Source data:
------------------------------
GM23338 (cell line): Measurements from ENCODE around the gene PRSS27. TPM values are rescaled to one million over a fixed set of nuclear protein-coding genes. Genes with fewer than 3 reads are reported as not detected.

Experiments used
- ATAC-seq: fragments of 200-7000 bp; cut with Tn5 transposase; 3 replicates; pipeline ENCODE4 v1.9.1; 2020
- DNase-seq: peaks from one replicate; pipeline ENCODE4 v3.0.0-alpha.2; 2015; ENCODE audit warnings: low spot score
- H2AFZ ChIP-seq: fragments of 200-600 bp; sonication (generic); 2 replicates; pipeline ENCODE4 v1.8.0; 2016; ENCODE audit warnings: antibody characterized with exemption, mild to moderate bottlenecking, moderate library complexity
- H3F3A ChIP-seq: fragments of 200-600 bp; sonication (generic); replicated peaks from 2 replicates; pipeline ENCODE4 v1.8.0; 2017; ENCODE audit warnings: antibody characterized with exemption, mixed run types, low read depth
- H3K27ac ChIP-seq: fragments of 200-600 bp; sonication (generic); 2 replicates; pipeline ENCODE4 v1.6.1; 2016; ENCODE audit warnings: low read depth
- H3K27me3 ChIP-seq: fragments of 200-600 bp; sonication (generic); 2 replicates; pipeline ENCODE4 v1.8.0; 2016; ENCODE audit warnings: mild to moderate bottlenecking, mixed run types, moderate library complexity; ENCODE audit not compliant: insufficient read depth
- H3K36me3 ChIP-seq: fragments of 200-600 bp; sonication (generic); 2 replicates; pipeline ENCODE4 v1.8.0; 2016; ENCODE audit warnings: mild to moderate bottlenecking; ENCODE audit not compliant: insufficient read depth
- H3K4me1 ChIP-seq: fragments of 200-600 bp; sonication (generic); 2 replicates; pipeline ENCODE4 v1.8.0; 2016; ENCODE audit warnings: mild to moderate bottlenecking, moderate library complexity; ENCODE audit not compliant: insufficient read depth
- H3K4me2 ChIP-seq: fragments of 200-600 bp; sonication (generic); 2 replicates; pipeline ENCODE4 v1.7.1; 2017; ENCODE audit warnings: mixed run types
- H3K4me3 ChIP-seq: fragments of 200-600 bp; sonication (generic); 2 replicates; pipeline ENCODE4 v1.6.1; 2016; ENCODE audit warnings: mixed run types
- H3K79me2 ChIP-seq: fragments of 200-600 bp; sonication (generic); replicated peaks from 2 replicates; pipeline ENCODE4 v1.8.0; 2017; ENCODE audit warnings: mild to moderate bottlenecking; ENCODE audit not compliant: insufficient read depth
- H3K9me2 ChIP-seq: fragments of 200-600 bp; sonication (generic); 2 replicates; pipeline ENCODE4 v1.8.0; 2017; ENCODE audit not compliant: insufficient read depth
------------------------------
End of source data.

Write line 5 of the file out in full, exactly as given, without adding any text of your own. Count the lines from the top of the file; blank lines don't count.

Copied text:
- H2AFZ ChIP-seq: fragments of 200-600 bp; sonication (generic); 2 replicates; pipeline ENCODE4 v1.8.0; 2016; ENCODE audit warnings: antibody characterized with exemption, mild to moderate bottlenecking, moderate library complexity